Looking northeast to Pu`u `O`o across the broad shield built on the west and south flank of the cone between 1992 and 1997. Kona winds blow the gas plume northeastward out of the crater, permitting the best view of this side of Pu`u `O`o in some time. The large scallop in the Pu`u `O`o cone is the headwall of Puka Nui (see image below.)

Aerial view of southwest flank of Pu`u `O`o, Kilauea volcano, Hawai`i

Looking east to Puka Nui, the large collapse feature on the southwest flank of Pu`u `O`o (large scallop in right side of image). Pu`u `O`o's main crater is filled with fume in distance. A small, deep pit is visible through a gas veil in the west gap of the crater rim. A larger pit is west (left) of Puka Nui.

The southwest side of Pu`u `O`o continues to collapse, probably because lava flowing through a tube beneath the west flank continues to erode the underlying tephra deposits; the tephra was erupted from high lava fountains during the first 3.5 years of the Pu`u `O`o eruption. The first collapse pits on the west flank of Pu`u `O`o appeared in 1993.

31 December 2001

Farewell to 2001

Full moon over lava flow inland of East Kupapa`u entry, Kilauea volcano, Hawai`i

The last full moon of 2001 sets over Kilauea, watching lava flow down Pulama pali (background) and across the coastal flat 1 km inland of the East Kupapa`u ocean entry.

Active pahoehoe toe inland of East Kupapa`u entry, Kilauea volcano, Hawai`i

A toe of lava, falling like a teardrop, bids adieu to a sorrowful year. The toe is 50 cm across--a large tear by human standards but not by that of Pele.

Maps of lava-flow field, Kilauea Volcano

Map of flows from Pu`u `O`o: November 13, 2001

Map of lava flows on south coastal part of Kilauea Volcano as of 13 November 2001

Map shows lava flows erupted during the 1983-present activity of Pu`u `O`o and Kupaianaha (see large map). The flows active from December 17, 2000 through November 13, 2001 are shown in red; the active Kamoamoa flow is the westernmost red flow descending Pulama pali and entering the ocean at Kamoamoa. Lava is also pouring into the sea at the long-lasting East Kupapa`u entry. From October 29 to November 10, lava also entered the water at Kupapa`u, 600 m southwest of East Kupapa`u.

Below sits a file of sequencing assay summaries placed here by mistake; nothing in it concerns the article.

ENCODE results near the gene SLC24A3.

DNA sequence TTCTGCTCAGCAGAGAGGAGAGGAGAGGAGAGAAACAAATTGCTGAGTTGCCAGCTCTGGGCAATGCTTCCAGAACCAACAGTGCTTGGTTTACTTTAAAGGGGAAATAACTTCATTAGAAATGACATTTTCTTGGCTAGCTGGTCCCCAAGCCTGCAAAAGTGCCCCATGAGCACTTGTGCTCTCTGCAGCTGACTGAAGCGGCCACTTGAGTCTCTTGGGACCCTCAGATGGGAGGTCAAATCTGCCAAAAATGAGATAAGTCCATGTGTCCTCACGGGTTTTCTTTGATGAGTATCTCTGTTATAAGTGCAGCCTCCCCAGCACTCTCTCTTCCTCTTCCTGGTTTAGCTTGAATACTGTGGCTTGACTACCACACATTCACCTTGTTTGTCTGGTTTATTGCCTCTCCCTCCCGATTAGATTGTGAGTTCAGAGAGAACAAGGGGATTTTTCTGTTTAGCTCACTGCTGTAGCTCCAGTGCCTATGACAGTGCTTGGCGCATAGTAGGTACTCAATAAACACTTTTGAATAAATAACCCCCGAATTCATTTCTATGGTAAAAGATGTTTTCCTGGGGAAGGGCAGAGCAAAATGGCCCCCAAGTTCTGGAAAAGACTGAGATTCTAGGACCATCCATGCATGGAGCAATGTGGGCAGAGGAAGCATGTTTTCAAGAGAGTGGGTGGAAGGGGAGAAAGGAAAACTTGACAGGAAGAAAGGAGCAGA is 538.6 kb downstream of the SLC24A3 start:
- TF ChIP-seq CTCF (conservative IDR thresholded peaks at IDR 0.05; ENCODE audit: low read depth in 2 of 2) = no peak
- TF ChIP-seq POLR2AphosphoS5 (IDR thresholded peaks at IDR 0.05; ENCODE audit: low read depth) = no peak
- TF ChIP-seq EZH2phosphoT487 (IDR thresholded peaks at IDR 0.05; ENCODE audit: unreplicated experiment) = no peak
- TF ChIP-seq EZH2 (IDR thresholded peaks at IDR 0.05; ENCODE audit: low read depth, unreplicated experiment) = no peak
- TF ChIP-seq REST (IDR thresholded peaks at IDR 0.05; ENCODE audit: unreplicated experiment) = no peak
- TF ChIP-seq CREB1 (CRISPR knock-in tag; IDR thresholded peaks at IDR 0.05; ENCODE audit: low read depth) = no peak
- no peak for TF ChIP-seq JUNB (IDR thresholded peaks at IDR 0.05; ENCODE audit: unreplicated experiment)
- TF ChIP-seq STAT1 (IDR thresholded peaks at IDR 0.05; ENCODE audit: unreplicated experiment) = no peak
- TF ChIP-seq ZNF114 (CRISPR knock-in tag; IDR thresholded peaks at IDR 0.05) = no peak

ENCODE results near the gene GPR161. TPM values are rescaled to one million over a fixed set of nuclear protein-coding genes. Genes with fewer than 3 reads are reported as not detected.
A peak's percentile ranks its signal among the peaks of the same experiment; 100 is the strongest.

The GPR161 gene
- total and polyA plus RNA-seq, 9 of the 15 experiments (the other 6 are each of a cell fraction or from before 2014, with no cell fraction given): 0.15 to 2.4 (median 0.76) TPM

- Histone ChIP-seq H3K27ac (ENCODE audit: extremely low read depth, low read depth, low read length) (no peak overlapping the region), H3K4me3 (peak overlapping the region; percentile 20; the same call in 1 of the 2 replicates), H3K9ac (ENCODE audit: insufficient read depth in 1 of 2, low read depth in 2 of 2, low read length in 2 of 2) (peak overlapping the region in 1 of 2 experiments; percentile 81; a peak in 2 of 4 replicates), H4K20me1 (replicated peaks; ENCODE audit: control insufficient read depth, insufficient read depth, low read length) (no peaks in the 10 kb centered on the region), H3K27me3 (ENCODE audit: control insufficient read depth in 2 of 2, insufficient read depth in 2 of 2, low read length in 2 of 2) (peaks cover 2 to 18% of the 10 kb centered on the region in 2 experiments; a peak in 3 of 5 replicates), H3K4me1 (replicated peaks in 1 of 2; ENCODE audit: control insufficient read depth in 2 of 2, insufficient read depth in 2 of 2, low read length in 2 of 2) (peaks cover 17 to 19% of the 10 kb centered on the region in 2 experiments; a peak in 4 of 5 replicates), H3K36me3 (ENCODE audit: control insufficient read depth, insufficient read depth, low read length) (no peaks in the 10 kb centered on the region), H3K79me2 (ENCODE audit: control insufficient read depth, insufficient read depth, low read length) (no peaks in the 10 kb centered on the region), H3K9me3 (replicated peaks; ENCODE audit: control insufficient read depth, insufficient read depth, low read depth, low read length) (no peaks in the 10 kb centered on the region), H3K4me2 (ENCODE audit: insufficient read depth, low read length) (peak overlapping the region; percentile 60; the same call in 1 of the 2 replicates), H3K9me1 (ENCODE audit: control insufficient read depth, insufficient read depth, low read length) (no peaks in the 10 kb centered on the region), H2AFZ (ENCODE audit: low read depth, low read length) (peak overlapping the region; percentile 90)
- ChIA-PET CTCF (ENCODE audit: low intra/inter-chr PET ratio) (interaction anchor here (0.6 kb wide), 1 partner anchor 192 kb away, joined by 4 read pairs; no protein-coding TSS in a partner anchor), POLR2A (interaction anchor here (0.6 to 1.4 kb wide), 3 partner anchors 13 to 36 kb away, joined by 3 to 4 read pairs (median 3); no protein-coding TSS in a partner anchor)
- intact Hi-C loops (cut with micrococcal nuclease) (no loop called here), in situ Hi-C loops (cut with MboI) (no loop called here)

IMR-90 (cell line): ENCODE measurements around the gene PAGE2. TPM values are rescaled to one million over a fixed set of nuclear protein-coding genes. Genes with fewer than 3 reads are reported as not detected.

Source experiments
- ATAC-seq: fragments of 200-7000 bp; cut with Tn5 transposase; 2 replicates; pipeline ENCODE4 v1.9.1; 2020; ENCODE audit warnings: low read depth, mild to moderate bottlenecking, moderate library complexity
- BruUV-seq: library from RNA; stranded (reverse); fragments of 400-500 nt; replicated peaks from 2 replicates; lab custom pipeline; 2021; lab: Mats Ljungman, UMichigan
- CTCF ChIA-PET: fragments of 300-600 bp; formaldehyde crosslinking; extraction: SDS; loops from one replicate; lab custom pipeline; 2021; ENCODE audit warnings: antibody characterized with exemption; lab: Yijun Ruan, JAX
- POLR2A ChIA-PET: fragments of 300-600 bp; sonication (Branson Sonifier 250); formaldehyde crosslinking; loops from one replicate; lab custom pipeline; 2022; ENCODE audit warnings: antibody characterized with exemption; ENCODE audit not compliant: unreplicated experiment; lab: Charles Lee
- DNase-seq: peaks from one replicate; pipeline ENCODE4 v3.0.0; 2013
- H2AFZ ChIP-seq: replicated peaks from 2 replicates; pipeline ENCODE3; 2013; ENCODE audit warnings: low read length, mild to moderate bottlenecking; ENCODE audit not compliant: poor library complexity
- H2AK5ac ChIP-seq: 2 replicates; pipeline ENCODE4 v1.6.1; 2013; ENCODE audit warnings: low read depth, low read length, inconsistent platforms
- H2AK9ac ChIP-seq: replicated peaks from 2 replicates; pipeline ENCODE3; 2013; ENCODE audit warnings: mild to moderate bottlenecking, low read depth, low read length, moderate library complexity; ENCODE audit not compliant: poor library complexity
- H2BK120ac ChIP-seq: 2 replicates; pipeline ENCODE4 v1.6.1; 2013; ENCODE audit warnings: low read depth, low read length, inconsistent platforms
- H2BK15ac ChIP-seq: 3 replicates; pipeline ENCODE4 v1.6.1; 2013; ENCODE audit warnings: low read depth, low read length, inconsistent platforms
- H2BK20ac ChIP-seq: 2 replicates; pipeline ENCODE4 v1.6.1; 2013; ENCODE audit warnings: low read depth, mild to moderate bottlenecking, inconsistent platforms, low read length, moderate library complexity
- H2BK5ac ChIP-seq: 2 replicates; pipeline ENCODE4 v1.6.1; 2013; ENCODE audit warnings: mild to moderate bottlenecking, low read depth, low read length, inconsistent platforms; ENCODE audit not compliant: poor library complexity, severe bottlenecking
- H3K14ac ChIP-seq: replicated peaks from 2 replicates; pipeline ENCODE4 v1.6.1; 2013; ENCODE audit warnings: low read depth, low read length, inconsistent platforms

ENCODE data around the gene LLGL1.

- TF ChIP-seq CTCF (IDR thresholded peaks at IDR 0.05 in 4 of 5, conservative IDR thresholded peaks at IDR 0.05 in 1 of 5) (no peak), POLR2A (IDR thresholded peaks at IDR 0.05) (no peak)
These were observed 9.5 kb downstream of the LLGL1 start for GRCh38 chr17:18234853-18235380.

Most of the recent flows are fed from breakout points at 2300-1700 feet, above Pulama pali in the northern part of the large red area. Lava re-entered the sea near Kamokuna (just east of Kamoamoa) on January 21, 2001, but soon stopped when activity shifted from the western to the eastern branch of the flow. Since then, activity has been divided between the eastern and western branches. Breakouts from the eastern tube system have destroyed hundreds of meters of the Royal Gardens access road.

Lava has been entering the ocean and building a large bench at East Kupapa`u since April 25. A tiny trickle of lava fed through the western tube system dripped into the water just east of Kamoamoa on May 31 but stopped within a day. Thereafter, all lava leaving the island went through the East Kupapa`u entry until September 28-29, when the entry at Kamoamoa started. Yet a third ocean entry began on October 29, near the old Kupapa`u point, 600 m southwest of East Kupapa`u; this entry stopped on November 10.


Eruption-viewing opportunities change constantly, so refer to this page often. Those readers planning a visit to Kilauea or Mauna Loa volcanoes can get much useful information from Hawai`i Volcanoes National Park; be sure to click on the IN-DEPTH button.


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Updated: 5 January 2001 (DAS)